Saddam Hussein had invaded Kuwait, and President George H.W. Bush was assembling an international coalition to counter him. But for two days in November 1990, the leader of the free world was stuck listening to nearly three dozen world leaders deliver speeches in Paris at a meeting of the Commission on Security and Cooperation in Europe. (Bush had attended mainly to try to meet one-on-one with Soviet leader Mikhail Gorbachev.) John H. Sununu, then Bush’s chief of staff, recounts in his new book how the president managed to pass the time:
Bush went above and beyond the demands of diplomatic protocol. He sat calmly and politely through all thirty-five of the speeches, some of them excruciating in their length and tedious in their depth. He passed some of the time creating limericks, some of them quite bawdy, about a few of the speakers on the podium. He passed them back to [National Security Adviser] Scowcroft and me with a serious look on his face as if they were important instructions, and we all shared knowing glances. I made sure to destroy all the notes. The only lines I clearly remember, or maybe the only ones I am subconsciously willing to divulge, were one that started, “There was a big Chancellor from Bonn. . .” and another than ended “Only Dennis, her husband, could catch her.”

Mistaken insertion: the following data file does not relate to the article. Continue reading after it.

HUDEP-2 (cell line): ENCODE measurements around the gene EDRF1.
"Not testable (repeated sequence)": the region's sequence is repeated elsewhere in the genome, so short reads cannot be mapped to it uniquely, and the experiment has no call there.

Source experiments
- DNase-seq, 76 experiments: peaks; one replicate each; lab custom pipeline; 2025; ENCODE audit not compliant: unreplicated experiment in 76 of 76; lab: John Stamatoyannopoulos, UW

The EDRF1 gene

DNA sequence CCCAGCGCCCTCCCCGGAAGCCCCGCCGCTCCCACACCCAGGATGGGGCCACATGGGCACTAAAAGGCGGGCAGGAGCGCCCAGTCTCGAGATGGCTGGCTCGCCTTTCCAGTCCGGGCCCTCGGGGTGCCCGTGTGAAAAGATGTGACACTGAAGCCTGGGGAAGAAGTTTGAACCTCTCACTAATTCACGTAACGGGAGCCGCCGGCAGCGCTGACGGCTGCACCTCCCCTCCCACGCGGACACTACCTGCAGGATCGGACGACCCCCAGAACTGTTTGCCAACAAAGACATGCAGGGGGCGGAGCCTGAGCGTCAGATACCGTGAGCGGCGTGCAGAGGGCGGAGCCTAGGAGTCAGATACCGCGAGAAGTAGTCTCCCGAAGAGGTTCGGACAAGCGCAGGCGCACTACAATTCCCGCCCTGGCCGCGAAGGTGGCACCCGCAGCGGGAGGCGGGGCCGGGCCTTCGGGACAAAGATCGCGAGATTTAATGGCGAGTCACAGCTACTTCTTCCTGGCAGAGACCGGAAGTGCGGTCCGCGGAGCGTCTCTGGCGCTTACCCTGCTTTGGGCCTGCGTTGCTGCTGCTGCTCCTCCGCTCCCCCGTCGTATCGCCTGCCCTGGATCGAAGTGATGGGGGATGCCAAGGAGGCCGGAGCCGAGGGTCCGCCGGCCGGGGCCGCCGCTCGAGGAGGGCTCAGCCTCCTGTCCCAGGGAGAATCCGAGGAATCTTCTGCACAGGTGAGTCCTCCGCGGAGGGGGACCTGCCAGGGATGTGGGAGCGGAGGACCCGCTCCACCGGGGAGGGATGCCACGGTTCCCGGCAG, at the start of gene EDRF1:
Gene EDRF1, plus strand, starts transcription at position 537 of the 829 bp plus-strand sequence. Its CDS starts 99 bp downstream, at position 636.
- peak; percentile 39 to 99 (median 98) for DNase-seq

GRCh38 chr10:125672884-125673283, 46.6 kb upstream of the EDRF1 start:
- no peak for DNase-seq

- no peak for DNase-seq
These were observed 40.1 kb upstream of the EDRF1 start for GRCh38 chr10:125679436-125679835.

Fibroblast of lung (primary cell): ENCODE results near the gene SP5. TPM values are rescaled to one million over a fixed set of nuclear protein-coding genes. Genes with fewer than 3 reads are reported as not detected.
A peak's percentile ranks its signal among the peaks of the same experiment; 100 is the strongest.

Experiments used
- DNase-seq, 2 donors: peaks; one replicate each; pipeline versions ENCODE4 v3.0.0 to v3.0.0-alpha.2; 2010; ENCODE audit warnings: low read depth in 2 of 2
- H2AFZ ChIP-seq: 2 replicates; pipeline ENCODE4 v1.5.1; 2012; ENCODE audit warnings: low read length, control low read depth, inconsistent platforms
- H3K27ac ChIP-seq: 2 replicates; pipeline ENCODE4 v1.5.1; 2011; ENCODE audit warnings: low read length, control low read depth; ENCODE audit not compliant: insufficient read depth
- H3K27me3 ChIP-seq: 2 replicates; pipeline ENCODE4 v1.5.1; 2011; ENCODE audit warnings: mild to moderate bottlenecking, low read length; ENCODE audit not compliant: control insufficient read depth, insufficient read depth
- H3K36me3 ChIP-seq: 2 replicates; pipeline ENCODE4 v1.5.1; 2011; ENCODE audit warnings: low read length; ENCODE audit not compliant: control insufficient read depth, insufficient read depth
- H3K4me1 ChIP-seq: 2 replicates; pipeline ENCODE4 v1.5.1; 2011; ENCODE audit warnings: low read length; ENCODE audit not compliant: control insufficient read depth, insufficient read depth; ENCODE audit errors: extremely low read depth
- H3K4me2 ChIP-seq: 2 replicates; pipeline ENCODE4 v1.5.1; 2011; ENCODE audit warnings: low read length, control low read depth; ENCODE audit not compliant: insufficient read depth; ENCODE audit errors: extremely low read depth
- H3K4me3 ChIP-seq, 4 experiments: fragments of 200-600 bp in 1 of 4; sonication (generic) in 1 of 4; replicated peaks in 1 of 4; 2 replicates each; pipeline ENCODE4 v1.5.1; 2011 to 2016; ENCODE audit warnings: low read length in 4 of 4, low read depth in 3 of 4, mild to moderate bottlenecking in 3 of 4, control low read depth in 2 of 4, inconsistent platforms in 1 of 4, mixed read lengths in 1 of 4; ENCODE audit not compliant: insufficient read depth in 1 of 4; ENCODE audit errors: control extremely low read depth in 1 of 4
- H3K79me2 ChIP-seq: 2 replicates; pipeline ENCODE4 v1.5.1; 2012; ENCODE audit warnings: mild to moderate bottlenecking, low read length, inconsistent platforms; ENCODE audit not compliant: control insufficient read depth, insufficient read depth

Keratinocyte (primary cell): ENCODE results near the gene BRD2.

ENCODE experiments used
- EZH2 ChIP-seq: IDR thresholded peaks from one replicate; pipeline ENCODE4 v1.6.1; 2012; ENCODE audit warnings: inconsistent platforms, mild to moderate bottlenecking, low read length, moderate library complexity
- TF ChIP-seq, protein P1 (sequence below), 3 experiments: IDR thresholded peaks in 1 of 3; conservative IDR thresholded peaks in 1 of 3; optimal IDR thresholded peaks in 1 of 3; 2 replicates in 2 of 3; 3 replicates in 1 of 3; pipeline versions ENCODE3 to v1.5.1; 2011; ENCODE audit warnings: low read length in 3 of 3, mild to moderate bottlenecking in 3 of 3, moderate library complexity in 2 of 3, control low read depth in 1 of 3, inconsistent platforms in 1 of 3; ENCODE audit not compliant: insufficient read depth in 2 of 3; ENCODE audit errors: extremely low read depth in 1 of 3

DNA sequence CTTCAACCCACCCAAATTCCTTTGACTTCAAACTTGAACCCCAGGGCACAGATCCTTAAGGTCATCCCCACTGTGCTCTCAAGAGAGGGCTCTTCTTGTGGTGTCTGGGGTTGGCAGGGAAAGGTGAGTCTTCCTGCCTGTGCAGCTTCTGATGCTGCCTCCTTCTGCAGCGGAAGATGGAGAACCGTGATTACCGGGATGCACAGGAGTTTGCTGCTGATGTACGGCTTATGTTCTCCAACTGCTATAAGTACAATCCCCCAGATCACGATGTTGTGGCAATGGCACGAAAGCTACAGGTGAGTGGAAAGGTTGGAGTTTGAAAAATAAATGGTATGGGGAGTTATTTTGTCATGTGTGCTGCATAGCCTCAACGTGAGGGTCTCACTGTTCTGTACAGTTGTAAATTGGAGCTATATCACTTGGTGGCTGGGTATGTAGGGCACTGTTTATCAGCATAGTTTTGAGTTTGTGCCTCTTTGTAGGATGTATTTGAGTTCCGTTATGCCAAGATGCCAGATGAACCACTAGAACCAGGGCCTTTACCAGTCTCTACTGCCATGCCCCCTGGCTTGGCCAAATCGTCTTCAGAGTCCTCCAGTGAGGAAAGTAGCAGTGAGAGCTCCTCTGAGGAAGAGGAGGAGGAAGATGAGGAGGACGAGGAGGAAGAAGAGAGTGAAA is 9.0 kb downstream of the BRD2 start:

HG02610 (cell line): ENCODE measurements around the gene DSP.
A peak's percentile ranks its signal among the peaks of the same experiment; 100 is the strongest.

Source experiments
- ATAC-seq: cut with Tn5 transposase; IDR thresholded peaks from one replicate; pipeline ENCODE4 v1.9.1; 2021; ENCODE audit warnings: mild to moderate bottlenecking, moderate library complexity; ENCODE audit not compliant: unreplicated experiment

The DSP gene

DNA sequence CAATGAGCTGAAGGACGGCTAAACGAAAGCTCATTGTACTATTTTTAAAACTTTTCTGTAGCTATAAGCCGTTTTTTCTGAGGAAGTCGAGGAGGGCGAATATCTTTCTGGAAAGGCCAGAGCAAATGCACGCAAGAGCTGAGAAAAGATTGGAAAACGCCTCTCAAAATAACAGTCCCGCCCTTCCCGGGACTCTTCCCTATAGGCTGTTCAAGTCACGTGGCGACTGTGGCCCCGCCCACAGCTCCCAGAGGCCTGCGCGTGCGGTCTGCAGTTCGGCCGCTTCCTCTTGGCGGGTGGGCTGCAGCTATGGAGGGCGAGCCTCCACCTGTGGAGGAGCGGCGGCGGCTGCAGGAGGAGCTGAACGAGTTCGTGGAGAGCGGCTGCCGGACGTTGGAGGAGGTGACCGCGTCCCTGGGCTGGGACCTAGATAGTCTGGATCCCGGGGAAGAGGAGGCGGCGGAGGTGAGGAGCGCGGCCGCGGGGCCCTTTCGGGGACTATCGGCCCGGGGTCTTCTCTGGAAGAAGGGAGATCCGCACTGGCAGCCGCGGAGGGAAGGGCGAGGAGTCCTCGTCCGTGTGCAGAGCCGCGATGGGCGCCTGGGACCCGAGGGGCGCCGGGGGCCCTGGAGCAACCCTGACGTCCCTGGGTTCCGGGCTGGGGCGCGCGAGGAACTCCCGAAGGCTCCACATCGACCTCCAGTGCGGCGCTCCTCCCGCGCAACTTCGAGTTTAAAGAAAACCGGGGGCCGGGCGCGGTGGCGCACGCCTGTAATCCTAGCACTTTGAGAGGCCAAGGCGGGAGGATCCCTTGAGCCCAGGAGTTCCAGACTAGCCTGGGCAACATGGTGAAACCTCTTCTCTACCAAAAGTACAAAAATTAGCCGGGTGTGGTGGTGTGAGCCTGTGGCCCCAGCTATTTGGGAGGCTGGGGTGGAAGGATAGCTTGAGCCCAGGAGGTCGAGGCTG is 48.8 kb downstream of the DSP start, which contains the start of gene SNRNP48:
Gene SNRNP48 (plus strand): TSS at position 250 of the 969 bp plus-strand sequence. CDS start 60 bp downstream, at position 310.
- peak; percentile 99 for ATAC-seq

At the time, the West German chancellor was Helmut Kohl, while the husband of British prime minister Margaret Thatcher — note the last name rhymes with “catch her” — was Sir Denis Thatcher.
Apparently the president was not the only top official in the George H.W. Bush administration with a poetic bent. In an oral history with the University of Virginia’s Miller Center, then-Deputy National Security Adviser Robert M. Gates recalls a White House meeting during the Gulf War in which secretary of state James Baker was similarly inspired:
One of the biggest mistakes I ever made in my life was the night the SCUDs were launched into Israel we’re all sitting there in Scowcroft’s office and Baker is writing obscene doggerel to ease the tension. And he’s posting these little limericks around the room. And I’ve kicked myself so many times for not grabbing several of those, because I sure as hell would have put them in my book, because they were really funny. I mean, there we are, with a great danger of the coalition shattering if Israel retaliates. Israel has never not retaliated in an attack and we’re eating pizza and Baker, the secretary of state, is writing limericks.
John H. Sununu’s book, “The Quiet Man: The Indispensable Presidency of George H.W. Bush,” will be published by Broadside Books on June 9.
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